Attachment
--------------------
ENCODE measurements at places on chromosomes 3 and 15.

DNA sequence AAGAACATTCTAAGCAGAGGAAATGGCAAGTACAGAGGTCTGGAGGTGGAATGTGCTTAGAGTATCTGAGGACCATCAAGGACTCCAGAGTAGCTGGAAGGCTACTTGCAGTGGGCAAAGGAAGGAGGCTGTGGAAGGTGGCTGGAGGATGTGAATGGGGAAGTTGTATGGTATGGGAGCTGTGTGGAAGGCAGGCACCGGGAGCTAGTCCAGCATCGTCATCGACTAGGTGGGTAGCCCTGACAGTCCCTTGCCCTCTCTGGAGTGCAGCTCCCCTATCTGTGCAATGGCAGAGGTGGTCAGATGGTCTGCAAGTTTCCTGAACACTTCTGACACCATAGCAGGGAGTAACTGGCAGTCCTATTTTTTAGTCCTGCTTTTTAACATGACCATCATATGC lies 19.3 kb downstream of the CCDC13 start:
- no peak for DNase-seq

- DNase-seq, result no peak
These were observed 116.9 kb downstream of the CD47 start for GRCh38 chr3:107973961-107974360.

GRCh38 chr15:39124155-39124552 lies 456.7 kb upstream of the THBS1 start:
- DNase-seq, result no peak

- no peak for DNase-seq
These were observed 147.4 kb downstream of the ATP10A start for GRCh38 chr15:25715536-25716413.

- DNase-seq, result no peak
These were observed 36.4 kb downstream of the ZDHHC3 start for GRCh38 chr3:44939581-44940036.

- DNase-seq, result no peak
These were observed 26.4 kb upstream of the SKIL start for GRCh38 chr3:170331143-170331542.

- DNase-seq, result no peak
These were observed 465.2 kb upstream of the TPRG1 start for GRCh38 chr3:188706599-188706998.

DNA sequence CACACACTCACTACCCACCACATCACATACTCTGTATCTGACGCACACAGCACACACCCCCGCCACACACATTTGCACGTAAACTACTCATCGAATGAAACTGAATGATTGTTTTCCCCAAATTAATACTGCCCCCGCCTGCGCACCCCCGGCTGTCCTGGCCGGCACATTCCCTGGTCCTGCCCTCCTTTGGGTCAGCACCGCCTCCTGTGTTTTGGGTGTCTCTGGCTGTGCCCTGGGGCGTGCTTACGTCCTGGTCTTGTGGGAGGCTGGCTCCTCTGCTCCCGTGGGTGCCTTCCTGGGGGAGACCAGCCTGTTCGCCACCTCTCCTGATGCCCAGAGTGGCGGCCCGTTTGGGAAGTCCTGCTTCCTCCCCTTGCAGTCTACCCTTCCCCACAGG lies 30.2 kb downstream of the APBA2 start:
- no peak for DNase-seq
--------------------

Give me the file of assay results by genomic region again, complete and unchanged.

ENCODE measurements at places on chromosomes 3 and 15.

DNA sequence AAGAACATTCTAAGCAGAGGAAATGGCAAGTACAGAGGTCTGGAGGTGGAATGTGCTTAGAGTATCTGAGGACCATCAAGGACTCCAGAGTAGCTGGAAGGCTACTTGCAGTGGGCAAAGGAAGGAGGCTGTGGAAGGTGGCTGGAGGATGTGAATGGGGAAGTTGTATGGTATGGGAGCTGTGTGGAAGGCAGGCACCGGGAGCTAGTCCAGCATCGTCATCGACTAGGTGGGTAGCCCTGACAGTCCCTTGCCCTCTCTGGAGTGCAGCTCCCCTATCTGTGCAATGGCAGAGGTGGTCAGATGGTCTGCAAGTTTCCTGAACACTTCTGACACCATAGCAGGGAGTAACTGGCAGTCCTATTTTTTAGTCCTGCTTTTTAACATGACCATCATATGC lies 19.3 kb downstream of the CCDC13 start:
- no peak for DNase-seq

- DNase-seq, result no peak
These were observed 116.9 kb downstream of the CD47 start for GRCh38 chr3:107973961-107974360.

GRCh38 chr15:39124155-39124552 lies 456.7 kb upstream of the THBS1 start:
- DNase-seq, result no peak

- no peak for DNase-seq
These were observed 147.4 kb downstream of the ATP10A start for GRCh38 chr15:25715536-25716413.

- DNase-seq, result no peak
These were observed 36.4 kb downstream of the ZDHHC3 start for GRCh38 chr3:44939581-44940036.

- DNase-seq, result no peak
These were observed 26.4 kb upstream of the SKIL start for GRCh38 chr3:170331143-170331542.

- DNase-seq, result no peak
These were observed 465.2 kb upstream of the TPRG1 start for GRCh38 chr3:188706599-188706998.

DNA sequence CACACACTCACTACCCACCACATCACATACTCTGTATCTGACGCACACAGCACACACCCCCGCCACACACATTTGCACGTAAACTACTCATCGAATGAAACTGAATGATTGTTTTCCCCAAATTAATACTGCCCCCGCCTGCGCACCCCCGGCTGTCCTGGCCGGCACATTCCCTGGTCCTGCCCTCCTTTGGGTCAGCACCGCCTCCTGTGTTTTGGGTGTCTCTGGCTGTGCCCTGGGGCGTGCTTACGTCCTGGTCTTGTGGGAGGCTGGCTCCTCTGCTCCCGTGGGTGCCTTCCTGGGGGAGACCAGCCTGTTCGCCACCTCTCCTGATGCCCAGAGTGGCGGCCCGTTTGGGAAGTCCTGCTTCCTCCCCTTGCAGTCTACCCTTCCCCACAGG lies 30.2 kb downstream of the APBA2 start:
- no peak for DNase-seq